US 4665515 A
The invention relates to a telephone system including a central exchange (EX) to which a plurality of telephone sets (TA) are connected via two-wire lines, for transferring digital information in time-division form between the sets. The system is entirely digitized and contains a central processor board (EXCP) in the exchange with a central processor (CP) and memory units common to the system, a plurality of speech control boards (CCDX), and a plurality of line boards (LIDI). Each of the speech control boards and line boards contain a regional processor (RP) in connection with the central processor through a control bus (SB) specially arranged for control signalling. Each speech control board contains a plurality of speech control units (SC) and each line board contains a plurality of line circuits (DEC). The speech control units and line circuits are connected to an internal communication bus (TB) for transferring pulse code modulated information between the telephone sets (TA). Two 2-wire lines are connected to each line circuit (DEC), each two-wire line corresponding to a telephone set. In each telephone set there is included a further line circut (DIC) containing, inter alia, means for coding and decoding PCM signals. An advantage with the system is that it lacks central switching equipment for channel selection. Channel selection means (CHR) are included in said first line circuits (DEC), with the aid of the regional processor (RP), said means connecting the lines to channels determined by the central processor under control of said central processor.
1. Apparatus in digital telephone systems including a switch-less central exchange (EX) of the time multiplex type, with a plurality of time channels, the exchange including first line circuits (DEC) for connection via lines to second line circuits (DIC) arranged in telephone sets (TA), said second line circuits each including means for coding and decoding pulse code modulated signal words, said exchange and lines being arranged for transmission of digital information in time-division form between said telephone sets and the central exchange including a central processor (EXCP) common to the system, a plurality of speech control boards (CCDX) and a plurality of line boards (LIDI), each of the boards including a separate regional processor (RP), said exchange, for establishing speech channels and transferring information between said telephone sets, including: in each line board (LIDI), at least one line circuit (DEC) having a plurality of inputs and outputs and including channel selection means (CHR) which, under control of the central processor (CP), connect, via said regional processor (RP), said line to an optional channel determined by the central processor, at least one first input and at least one first output of the line circuit (DEC) being connected to a communication bus (TB) common to at least some of said line circuit units (DEC), at least pulse code modulated signal words being exchanged via said bus, and at least one second input and a second output of a plurality of said line circuits included in said line boards being connected to common inputs and outputs of said regional processor (RP), at least one input and one output of said regional processor being connected to a control bus (SB) common to all of said regional processor (RP) and controllable from said central processor (CP), through which bus control information is exchanged, and said speech control boards (CCDX) including a plurality of speech control units (SC) having inputs and outputs connected to said communication bus (TB) and further inputs and outputs connected to a common regional processor (RP) arranged on each speech control board, which regional processor is in turn connected to said control bus (SB) via inputs and outputs.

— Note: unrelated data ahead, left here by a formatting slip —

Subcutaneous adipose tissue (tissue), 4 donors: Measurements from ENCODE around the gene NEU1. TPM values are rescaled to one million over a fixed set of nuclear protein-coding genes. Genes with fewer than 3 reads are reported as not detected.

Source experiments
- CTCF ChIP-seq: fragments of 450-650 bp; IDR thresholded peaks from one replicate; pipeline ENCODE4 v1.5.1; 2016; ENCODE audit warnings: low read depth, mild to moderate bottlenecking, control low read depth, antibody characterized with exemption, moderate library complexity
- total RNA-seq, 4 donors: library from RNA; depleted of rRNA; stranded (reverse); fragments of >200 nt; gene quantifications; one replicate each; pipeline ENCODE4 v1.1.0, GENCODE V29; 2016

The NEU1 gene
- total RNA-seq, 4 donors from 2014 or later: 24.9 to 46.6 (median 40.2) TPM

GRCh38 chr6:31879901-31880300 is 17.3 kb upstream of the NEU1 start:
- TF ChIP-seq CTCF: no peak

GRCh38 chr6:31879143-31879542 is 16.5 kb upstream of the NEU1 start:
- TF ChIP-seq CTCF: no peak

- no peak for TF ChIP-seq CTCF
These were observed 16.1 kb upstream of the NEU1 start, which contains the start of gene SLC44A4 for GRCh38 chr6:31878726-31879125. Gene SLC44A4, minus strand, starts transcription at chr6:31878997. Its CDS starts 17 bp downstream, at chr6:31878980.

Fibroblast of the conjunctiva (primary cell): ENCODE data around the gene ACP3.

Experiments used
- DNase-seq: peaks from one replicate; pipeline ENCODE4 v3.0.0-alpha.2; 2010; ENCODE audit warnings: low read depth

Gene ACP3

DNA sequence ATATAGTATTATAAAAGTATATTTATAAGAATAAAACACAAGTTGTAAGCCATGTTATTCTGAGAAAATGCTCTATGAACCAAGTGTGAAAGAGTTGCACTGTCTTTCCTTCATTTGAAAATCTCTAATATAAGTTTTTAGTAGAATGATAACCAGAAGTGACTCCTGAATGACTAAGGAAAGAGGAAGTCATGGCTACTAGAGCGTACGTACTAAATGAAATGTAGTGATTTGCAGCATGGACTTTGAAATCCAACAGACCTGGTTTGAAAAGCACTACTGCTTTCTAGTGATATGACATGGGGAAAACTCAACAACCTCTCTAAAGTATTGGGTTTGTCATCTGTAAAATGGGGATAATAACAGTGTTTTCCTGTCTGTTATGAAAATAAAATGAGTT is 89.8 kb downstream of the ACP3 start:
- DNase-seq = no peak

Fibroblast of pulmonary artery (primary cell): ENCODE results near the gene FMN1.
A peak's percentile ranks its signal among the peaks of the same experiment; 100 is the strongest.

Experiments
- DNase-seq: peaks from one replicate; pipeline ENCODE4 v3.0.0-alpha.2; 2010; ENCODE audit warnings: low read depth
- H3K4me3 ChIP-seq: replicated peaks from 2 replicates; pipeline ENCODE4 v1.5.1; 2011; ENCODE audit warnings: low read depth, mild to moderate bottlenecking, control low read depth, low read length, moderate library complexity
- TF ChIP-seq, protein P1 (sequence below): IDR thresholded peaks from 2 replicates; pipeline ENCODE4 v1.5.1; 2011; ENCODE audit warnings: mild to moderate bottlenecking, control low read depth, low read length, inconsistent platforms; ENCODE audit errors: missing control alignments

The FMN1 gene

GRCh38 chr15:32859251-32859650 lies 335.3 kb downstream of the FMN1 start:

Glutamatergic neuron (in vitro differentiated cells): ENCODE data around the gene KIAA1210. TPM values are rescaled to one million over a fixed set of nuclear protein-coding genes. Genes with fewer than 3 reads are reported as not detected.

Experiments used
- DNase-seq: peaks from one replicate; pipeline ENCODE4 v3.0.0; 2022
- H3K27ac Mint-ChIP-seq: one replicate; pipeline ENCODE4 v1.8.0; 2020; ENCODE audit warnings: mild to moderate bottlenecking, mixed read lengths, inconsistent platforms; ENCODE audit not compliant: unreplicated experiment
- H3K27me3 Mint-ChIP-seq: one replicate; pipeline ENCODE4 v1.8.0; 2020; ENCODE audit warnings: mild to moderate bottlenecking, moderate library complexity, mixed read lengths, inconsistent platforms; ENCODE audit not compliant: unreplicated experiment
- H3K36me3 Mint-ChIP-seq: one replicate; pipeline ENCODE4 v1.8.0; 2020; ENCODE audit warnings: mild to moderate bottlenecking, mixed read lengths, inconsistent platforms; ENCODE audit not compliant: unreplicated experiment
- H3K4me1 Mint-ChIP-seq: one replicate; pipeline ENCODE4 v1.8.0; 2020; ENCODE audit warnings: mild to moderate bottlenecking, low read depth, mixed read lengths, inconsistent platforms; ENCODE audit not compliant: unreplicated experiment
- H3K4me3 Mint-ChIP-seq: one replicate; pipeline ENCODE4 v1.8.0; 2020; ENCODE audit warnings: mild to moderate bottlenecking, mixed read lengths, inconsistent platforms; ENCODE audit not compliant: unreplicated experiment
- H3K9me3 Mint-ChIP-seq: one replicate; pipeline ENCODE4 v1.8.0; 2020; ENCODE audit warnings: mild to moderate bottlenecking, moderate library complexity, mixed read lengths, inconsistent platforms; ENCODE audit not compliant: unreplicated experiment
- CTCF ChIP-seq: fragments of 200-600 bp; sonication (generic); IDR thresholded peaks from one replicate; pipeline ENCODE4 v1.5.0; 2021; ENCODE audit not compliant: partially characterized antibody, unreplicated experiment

2. Apparatus as claimed in claim 1, wherein said channel selection means (CHR) is a register in which the number of a selected channel is registered.
3. Apparatus as claimed in claim 1, wherein said channels corresponding to time slots in a time multiplex system.
4. Apparatus as claimed in claim 3, wherein for cross-wise connection of two telephone sets (TA) in the same channel, each channel is divided into two time slots, which time slots are defined by a control bit in the respective channel register as either a microphone or loudspeaker half.
5. Apparatus as claimed in claim 4, wherein selected of said telephone sets are connected to a selected time slot in a plurality of common time slots.
This invention relates to a telephone system which is an entirely digital system including a central exchange to which a plurality of telephone sets are connected via lines for transferring digital information in time division between the sets. The system is particularly suitable for smaller installations, e.g. intercom systems.